As ten members of the Joint List threw their weight behind prime ministerial candidate Benny Gantz, experts are pessimistic about whether Arabs will be welcomed into Israeli political discourse.
The decision by the Arab-Israeli coalition parties, known as the Joint List, to back Benny Gantz against Benjamin Netanyahu for Israeli prime minister was greeted as a potential positive turning point in Israeli politics.
The Joint List’s support for Gantz, the former Israeli army chief during the 2014 Gaza War, may seem like an unusual match. For one, the Arab parties seeking to represent Palestinians in Israel have made clear that they don’t agree with Gantz’s policies, but they seem intent to stake a role in bringing down Netanyahu.
Netanyahu's right-wing bloc has the endorsement of 55 parliamentarians. Whereas Gantz has the backing of 54, the Israeli president has given Netanyahu the first opportunity to form a working government.
Gantz, for his part, has rejected the support lent to him by the Joint List’s ten members (an additional three refused to back Gantz), refusing to adopt any of their policies, an indication that Arab parties in Israel have a long way to go.
Professor Ilan Pappe, Director of the European Centre for Palestine Studies at the University of Exeter and an Israeli historian, is sceptical about the importance of the Joint List’s declaration to back Gantz.
“It would have been significant if Gantz would have reciprocated by legitimising the Arab party as a partner in government, and he did not,” Pappe told TRT World.
“Even the Zionist Left can not consider an alliance with the Palestinian joint party. They [Joint List] are the third party, but they will not be included in the calculations for the formation of the next government. But of course, their presence in large number is important by itself,” added Pappe.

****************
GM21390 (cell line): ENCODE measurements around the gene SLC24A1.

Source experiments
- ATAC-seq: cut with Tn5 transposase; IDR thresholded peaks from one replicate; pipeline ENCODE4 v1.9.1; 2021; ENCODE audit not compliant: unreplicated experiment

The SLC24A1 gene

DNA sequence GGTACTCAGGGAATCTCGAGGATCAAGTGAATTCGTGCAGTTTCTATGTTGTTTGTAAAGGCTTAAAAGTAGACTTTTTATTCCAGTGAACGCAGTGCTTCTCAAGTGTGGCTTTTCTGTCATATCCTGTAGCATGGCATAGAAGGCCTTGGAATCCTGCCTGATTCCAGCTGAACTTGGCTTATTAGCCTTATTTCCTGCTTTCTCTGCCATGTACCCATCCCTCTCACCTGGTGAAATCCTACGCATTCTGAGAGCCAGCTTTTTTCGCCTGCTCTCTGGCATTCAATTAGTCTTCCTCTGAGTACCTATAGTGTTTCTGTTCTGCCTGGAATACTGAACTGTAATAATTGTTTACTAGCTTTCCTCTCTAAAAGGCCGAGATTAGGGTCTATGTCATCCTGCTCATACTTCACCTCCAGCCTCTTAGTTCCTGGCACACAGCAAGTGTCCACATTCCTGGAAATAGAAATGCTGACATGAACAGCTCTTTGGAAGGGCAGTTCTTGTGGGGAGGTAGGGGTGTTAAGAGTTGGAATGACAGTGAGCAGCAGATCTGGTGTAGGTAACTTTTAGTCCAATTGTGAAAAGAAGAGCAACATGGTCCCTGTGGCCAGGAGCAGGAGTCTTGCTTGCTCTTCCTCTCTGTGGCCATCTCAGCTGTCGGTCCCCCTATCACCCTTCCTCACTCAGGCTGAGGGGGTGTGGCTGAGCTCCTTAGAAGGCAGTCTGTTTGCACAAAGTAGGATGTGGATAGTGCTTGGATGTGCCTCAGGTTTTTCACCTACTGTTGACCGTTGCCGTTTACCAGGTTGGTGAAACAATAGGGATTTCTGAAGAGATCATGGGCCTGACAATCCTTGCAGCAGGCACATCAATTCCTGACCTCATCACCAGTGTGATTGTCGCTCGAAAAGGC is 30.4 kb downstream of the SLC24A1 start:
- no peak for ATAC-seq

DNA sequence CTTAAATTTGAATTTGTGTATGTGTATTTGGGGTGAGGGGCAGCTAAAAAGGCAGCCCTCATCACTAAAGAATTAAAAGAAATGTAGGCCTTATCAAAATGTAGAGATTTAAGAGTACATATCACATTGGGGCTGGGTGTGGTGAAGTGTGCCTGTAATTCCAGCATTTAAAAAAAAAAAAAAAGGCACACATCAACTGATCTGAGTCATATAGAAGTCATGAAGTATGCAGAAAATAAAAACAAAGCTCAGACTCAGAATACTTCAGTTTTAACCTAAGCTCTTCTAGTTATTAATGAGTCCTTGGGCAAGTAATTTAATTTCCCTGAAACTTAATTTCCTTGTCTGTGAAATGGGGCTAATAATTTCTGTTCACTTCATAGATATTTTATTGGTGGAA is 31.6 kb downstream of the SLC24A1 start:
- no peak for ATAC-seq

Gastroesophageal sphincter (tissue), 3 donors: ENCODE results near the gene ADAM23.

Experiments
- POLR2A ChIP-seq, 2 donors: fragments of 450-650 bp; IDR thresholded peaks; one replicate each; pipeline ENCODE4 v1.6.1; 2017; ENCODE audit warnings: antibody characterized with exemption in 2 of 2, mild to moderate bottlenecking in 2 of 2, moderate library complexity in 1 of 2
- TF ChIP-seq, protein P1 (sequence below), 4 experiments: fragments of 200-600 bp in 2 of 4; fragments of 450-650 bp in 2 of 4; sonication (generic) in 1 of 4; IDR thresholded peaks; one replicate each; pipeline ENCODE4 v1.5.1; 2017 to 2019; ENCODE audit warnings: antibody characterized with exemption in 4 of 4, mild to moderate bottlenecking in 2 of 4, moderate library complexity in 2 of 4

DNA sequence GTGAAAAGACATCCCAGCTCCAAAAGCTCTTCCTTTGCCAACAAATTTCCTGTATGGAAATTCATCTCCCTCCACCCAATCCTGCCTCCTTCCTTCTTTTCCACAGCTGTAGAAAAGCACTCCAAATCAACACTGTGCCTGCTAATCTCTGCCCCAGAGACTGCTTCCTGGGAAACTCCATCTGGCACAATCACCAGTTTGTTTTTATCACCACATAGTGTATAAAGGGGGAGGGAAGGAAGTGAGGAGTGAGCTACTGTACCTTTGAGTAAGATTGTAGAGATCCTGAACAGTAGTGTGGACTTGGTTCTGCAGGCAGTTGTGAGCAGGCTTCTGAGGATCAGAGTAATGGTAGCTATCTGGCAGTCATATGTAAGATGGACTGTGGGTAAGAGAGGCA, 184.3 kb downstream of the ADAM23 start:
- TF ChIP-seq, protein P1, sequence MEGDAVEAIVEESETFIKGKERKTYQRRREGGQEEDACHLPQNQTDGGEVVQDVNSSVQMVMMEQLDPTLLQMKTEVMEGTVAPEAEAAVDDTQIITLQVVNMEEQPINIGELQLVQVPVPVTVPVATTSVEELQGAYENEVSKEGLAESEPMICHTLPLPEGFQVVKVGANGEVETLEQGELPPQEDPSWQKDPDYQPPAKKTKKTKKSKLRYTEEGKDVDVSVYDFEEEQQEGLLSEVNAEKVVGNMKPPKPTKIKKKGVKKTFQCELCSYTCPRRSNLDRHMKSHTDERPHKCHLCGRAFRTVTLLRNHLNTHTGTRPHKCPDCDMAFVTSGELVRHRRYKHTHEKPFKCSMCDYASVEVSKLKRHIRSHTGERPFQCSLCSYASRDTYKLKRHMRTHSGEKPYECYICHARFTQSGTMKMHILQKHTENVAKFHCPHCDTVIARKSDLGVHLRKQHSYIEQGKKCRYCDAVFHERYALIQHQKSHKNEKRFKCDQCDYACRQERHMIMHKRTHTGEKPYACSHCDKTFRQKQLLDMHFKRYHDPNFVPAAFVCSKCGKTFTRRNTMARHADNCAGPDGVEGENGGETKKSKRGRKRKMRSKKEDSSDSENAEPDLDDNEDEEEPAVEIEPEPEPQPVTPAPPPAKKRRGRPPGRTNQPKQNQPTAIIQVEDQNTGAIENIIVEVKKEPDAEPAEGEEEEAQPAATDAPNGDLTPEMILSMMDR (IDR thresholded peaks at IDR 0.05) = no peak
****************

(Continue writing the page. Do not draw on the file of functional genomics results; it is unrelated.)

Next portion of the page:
No Arab party has ever been part of a government in Israel.
If Netanyahu and Gantz form a national unity government, a proposition that seems increasingly likely, the Joint List, as the third-largest parliamentary grouping will become the official opposition, receiving briefings from the Mossad intelligence agency and meeting foreign dignitaries including heads of state.
It is a proposition that has yet to be tested and could be blocked by other opposition parties who may not want an Arab leader representing them.
‘Incitement by the right has left a terrible mark on Israel’
“The Joint List’s significant achievement is a positive development for the Palestinian-Arabs in Israel,” said Yossi Mekelberg, a Senior Researcher at Chatham House and Professor of International Relations at Regents University.
“However, unless the Israeli political system and society change and accept Palestinian participation in society, I don’t just mean as just ministers in the cabinet but whether they will accept the needs of the Palestinians such as investing in Palestinian education and deal with the housing pressure, they are citizens,” Mekelberg told TRT World.
There is an ongoing and longstanding debate in Israeli society about the identity of Palestinians and the extent of loyalty to the state. The Arab-Palestinian minority, constituting 21 percent of Israel, has often struggled to be heard politically.
Calls by Arab parties “for a state for all its citizens” are viewed by many on the right of Israeli politics as a Trojan horse rhetoric that hides the real intent, the destruction of the state and its “Jewish character.”
“Increasingly the psychology in Israel is that Arabs are seen as disloyal citizens,” said Mekelberg. “The incitement by the right has left a terrible mark on Israel. Some of what has been said should be dealt with in the courts, it’s criminal.”